How Bankruptcy and Consumer Proposal Affect Your Credit Score In Canada | Refresh Financial
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How Bankruptcy and Consumer Proposal Affect Your Credit Score In Canada

bankruptcy We all know that bankruptcy doesn’t do your credit score any good. But do you know exactly how it will affect your credit score in Canada and for how long? Let’s dig into it.

What is Bankruptcy

Bankruptcy is, according to Wikipedia, a legal status of a person or other entity that cannot repay the debts it owes to creditors.

If you find yourself buried under a mountain of debt that is impossible to pay back, bankruptcy might be the solution you’re considering. It will sweep away most of that debt, with a few exceptions such as student loans, child support, and fines. You’ll be protected from legal action relating to your debts, some assets will be protected, and if you had already been experiencing wage garnishes related to your debts, they’ll cease once you’ve declared bankruptcy. In short, you get a do-over. It sounds like a good deal, but the toll it takes on your credit is huge.

Bankruptcy and Your Credit Score

Choosing bankruptcy means your credit report will show it for up to seven years. If it’s your second bankruptcy, that turns into 14 years from the date you are discharged. During this time, any creditors considering lending to you are likely to see you as a high risk borrower. Your credit rating will take a severe hit, knocking it right down to the bottom of the credit score scale. It will continue to drag your credit score in Canada down until that seven year period is up.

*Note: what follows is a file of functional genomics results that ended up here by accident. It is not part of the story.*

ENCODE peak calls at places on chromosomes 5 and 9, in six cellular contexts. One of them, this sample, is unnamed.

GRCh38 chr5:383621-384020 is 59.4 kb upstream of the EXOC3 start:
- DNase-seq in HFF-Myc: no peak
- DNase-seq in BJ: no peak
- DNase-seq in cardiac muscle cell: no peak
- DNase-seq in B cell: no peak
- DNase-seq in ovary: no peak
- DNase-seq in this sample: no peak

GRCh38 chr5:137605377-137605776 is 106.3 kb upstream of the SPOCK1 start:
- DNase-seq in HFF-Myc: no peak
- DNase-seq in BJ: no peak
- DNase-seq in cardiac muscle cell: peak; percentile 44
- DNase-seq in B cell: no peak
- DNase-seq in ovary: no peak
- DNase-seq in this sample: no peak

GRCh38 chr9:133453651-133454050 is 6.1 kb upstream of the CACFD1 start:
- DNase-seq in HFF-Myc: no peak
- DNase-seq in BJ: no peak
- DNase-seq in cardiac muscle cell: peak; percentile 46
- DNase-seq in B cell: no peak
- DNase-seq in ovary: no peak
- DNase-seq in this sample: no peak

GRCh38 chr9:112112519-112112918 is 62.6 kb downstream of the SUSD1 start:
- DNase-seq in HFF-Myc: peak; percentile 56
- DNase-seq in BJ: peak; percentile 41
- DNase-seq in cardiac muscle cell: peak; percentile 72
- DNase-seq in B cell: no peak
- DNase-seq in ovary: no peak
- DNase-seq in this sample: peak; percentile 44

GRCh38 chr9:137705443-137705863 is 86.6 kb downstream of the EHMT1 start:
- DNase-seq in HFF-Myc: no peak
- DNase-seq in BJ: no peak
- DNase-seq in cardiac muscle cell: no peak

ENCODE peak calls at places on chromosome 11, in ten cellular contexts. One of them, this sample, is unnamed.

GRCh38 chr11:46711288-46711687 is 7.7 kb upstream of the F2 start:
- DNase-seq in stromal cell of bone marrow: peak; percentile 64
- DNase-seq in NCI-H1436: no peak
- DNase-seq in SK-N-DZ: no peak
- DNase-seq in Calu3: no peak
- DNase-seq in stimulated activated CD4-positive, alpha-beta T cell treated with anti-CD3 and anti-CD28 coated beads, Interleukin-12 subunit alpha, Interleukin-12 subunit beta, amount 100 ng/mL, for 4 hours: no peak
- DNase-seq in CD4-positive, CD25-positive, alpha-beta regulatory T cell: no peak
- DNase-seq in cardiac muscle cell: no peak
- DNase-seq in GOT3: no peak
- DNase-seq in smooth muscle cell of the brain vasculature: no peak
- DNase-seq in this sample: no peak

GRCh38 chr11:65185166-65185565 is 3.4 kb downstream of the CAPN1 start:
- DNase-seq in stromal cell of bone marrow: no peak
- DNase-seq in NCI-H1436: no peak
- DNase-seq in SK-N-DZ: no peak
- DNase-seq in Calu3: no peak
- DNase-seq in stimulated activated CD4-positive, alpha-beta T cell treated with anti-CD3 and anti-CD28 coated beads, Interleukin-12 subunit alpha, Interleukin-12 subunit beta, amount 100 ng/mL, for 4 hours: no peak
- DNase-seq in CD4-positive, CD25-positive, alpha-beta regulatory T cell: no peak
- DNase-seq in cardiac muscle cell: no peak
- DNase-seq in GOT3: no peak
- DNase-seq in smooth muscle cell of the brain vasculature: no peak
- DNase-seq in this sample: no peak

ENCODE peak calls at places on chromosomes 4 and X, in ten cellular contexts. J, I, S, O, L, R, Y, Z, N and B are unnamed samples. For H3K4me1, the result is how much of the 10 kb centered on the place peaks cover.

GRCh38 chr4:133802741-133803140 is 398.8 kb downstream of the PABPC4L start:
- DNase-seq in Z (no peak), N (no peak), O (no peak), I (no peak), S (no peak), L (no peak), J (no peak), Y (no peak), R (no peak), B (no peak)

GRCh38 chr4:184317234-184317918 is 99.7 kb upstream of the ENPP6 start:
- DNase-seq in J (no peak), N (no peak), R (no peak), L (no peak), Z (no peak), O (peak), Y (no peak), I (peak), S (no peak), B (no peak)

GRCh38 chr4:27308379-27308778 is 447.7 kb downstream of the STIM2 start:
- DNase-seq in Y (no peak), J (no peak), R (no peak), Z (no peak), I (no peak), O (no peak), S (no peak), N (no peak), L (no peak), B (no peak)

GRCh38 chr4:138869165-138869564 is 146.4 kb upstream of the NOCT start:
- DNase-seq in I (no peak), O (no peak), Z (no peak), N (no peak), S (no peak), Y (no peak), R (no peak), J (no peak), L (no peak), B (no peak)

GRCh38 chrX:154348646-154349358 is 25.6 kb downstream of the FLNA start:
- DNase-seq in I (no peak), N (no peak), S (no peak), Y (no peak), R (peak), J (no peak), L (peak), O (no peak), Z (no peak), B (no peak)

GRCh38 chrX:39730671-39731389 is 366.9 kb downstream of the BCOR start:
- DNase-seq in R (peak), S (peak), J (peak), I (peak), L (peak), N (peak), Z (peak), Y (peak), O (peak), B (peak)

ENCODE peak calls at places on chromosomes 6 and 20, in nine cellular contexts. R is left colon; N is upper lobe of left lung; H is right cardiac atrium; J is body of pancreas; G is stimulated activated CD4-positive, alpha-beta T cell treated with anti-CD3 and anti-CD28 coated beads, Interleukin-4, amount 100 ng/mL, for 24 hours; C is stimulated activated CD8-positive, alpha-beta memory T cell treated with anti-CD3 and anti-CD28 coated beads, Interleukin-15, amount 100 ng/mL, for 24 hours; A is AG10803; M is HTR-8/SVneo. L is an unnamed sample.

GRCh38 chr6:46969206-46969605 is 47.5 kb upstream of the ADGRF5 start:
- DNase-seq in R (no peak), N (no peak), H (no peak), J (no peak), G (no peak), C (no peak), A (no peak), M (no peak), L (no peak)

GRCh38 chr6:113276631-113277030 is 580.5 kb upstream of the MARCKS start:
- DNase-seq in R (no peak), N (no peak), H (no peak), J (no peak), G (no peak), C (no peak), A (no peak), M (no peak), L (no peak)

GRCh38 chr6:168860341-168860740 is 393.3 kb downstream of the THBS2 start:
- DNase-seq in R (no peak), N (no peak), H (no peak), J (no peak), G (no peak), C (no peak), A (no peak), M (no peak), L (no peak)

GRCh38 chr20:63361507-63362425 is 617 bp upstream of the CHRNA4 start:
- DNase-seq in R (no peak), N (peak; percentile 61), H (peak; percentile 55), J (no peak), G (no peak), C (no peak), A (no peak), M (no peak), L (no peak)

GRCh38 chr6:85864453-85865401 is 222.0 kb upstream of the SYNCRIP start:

No New Credit

You’re going to have to do some serious work to drag that credit score out of the gutter. Any loans, lines of credit or credit cards you obtain will either have to be co-signed for or secured, meaning you put the funds down first, as insurance for the lender. It can take some individuals upwards of a decade to recover from bankruptcy. During all of that time, you’ll have trouble booking travel, renting cars, buying a home, and the list goes on.

Consumer Proposal

There is an alternative to bankruptcy, though, that’s not quite so harsh. It’s called a consumer proposal and you’ll still have to pay down some of your debts. You’ll start the consumer proposal process by making a repayment proposal - you’ll suggest a doable amount that you can pay back, rather than the full amount you owe, and your creditors will review it and accept it or deny it. If it’s accepted, you’ll make static monthly payments until your proposal is complete. After it’s complete, it will appear on your credit report for three years, during which it doesn’t quite pull your score down as low as a bankruptcy would, but it still gives it a good cutting down.

Luckily, you can recover from both situations with a little hard work and self-discipline. If you’re recovering from bankruptcy or a consumer proposal, consider a Refresh Financial program to give your credit a serious boost. Click here to learn more and get started.

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